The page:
Malcolm Butler didn’t play a single defensive snap in Super Bowl LII, and the reasons for that were many. Some we know, some we don’t know, some we can only guess.

But this much is certain: money had something to do with it.

“The contract situation got into Malcolm’s head,” MMQB senior NFL reporter and NBC Sports Boston host Albert Breer said on Taz & The Moose. “I can tell you this. Malcolm, when he was a restricted free agent (and) the Patriots hung on to him, Malcolm knew exactly the amount of money the Patriots were keeping him away from. On top of that, they paid Stephon Gilmore far more than they were ever willing to pay Malcolm.”

 

 

Butler, the hero of Super Bowl XLIX, was upset. He had an up-and-down training camp and was benched in Week 2.

“There’s all this history there,” Breer said. “I think he had an idea that his role was going to be cut down for the Super Bowl. Where things went from there, I think, sort of affected the way he practiced that week, affected the way he interacted with coaches, and ultimately led to this decision. But I can tell you there were people at the highest level of the organization that had no idea that he wasn’t going to play. I’m talking about ownership. Had no idea that he wasn’t going to play on Sunday and they were looking for answers after the game.”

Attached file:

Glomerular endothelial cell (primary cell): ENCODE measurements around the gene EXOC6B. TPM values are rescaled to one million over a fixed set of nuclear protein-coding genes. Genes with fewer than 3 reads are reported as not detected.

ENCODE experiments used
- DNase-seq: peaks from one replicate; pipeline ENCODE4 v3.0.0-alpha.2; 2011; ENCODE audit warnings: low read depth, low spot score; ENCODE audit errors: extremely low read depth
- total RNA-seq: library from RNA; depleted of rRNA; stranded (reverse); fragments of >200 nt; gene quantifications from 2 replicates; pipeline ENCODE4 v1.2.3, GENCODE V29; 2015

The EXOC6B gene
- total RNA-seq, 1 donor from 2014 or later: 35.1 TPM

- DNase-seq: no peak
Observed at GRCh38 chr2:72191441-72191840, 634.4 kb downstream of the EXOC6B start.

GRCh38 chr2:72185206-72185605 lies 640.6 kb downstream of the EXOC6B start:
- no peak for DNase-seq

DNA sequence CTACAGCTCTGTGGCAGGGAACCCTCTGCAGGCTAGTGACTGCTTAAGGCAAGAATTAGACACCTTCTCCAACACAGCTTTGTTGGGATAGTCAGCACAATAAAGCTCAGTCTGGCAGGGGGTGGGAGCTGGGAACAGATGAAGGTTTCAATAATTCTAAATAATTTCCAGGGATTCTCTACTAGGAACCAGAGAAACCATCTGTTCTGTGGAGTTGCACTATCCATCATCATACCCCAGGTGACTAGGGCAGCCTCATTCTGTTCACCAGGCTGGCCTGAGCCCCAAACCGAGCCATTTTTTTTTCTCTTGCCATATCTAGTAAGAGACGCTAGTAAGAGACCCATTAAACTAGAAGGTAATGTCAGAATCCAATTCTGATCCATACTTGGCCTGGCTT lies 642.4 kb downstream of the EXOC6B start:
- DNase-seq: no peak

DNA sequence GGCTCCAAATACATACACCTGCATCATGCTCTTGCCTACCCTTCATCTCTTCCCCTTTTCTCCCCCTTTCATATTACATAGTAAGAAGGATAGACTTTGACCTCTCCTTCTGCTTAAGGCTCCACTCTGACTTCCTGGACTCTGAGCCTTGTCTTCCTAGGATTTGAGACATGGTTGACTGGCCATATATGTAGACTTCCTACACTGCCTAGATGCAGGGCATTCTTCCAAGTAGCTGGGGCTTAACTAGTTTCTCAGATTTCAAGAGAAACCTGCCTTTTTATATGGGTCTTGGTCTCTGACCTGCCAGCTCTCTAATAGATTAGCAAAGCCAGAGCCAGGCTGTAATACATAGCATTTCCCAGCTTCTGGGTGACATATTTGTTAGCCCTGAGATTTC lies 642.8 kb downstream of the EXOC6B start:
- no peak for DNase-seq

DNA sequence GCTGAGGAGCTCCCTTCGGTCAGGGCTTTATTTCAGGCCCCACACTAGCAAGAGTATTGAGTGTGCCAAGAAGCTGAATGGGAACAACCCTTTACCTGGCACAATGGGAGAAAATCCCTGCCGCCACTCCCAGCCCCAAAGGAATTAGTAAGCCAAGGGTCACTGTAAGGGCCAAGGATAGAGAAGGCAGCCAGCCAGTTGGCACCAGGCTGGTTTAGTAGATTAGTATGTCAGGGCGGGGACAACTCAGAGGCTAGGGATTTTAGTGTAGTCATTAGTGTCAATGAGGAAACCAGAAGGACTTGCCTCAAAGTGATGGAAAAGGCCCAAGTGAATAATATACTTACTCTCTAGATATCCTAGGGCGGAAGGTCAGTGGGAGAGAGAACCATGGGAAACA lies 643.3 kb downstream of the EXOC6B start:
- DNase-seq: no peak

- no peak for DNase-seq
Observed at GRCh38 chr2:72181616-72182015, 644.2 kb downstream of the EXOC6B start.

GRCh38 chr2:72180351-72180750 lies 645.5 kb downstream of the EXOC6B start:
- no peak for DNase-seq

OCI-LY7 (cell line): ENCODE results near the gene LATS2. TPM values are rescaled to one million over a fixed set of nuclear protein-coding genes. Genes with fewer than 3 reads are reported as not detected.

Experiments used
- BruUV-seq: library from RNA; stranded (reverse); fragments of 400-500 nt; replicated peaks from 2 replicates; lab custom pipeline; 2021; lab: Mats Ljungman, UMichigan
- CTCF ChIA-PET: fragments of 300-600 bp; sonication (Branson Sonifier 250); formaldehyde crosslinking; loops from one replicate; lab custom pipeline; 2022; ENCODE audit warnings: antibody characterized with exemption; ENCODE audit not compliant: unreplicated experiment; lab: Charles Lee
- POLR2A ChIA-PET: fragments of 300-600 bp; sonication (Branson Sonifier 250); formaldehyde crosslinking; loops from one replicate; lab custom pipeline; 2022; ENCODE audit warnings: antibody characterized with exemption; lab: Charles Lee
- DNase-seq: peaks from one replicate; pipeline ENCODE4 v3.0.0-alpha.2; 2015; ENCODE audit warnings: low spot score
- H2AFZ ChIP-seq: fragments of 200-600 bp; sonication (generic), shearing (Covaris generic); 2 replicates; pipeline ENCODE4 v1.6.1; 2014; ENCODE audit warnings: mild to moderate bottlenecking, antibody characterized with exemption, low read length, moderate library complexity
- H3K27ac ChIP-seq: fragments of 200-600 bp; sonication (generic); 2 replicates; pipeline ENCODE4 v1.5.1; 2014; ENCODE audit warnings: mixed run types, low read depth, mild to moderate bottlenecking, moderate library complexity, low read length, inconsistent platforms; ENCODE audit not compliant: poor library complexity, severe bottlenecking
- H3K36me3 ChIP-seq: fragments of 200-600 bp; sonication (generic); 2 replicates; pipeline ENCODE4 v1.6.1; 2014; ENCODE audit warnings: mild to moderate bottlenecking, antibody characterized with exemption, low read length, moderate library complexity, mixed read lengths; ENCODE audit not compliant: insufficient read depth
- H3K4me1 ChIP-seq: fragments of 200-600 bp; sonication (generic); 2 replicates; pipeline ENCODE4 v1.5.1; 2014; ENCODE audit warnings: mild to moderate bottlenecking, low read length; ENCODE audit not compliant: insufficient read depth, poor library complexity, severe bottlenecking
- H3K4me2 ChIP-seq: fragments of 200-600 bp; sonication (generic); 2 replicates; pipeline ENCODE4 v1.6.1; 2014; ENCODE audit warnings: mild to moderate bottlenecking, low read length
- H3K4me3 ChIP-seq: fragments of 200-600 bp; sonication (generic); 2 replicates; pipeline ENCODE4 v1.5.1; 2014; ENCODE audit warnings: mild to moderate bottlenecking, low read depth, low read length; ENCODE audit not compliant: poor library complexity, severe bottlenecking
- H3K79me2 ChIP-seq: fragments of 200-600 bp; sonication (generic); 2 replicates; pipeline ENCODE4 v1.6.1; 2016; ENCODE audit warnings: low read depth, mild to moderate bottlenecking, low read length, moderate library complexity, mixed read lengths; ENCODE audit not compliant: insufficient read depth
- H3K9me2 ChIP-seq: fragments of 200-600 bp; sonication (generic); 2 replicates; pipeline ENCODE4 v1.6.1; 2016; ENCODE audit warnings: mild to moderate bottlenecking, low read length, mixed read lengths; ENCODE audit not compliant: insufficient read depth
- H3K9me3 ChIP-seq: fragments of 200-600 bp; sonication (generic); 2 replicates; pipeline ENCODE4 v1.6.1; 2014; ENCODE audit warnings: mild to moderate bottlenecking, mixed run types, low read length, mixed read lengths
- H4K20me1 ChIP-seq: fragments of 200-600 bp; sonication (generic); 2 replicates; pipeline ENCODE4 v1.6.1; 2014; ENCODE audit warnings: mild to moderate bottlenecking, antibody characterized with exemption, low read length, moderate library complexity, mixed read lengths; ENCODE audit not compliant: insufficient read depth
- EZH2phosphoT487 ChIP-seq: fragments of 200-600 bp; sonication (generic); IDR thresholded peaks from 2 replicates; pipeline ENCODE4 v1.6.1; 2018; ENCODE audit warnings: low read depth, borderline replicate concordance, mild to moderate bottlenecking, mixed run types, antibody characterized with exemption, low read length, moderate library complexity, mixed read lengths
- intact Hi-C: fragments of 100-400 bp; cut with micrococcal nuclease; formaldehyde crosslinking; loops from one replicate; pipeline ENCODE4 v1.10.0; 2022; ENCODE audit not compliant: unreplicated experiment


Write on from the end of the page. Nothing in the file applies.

So were a lot of Patriots fans, especially after seeing the defense allow 41 points.

“It’s one thing to bench the guy,” Breer said. “It’s one thing to sit the guy because you think, ‘We don’t know what type of performance we’re going to get. We don’t know where his head’s at.’ But then when you start getting torched for four quarters, that’s the thing. It’s one thing to sit him down at the beginning of the game. It’s another thing when you get to the third and fourth quarter and Nick Foles is going up and down the field on you.

“That’s why this whole thing doesn’t smell right,” Breer continued. “I’m not going to rule out there being something else there. All I can tell you is there’s a lot of history that’s transpired between the two sides over the last year.”

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